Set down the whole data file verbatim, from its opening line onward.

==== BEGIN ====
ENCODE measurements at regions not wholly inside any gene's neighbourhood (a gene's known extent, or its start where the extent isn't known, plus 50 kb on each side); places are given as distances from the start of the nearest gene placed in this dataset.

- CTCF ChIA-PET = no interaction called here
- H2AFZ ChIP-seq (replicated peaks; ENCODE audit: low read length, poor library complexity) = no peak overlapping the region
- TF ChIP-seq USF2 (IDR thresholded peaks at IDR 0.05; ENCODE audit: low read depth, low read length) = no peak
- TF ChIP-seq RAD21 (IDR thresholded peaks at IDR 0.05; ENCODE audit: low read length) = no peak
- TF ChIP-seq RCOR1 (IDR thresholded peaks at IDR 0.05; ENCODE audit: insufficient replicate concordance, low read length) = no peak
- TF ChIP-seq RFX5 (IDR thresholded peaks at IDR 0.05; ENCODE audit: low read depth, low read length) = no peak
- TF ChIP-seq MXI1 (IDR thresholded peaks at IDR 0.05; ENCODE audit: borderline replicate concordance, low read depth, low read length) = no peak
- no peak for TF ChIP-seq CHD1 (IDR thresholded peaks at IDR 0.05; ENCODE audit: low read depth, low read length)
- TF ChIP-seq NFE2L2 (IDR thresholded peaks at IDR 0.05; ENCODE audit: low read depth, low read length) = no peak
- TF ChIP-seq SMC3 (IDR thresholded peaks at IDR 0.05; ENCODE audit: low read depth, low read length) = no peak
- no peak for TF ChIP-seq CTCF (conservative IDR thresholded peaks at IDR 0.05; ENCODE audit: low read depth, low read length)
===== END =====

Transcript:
ENCODE measurements at regions not wholly inside any gene's neighbourhood (a gene's known extent, or its start where the extent isn't known, plus 50 kb on each side); places are given as distances from the start of the nearest gene placed in this dataset.

- CTCF ChIA-PET = no interaction called here
- H2AFZ ChIP-seq (replicated peaks; ENCODE audit: low read length, poor library complexity) = no peak overlapping the region
- TF ChIP-seq USF2 (IDR thresholded peaks at IDR 0.05; ENCODE audit: low read depth, low read length) = no peak
- TF ChIP-seq RAD21 (IDR thresholded peaks at IDR 0.05; ENCODE audit: low read length) = no peak
- TF ChIP-seq RCOR1 (IDR thresholded peaks at IDR 0.05; ENCODE audit: insufficient replicate concordance, low read length) = no peak
- TF ChIP-seq RFX5 (IDR thresholded peaks at IDR 0.05; ENCODE audit: low read depth, low read length) = no peak
- TF ChIP-seq MXI1 (IDR thresholded peaks at IDR 0.05; ENCODE audit: borderline replicate concordance, low read depth, low read length) = no peak
- no peak for TF ChIP-seq CHD1 (IDR thresholded peaks at IDR 0.05; ENCODE audit: low read depth, low read length)
- TF ChIP-seq NFE2L2 (IDR thresholded peaks at IDR 0.05; ENCODE audit: low read depth, low read length) = no peak
- TF ChIP-seq SMC3 (IDR thresholded peaks at IDR 0.05; ENCODE audit: low read depth, low read length) = no peak
- no peak for TF ChIP-seq CTCF (conservative IDR thresholded peaks at IDR 0.05; ENCODE audit: low read depth, low read length)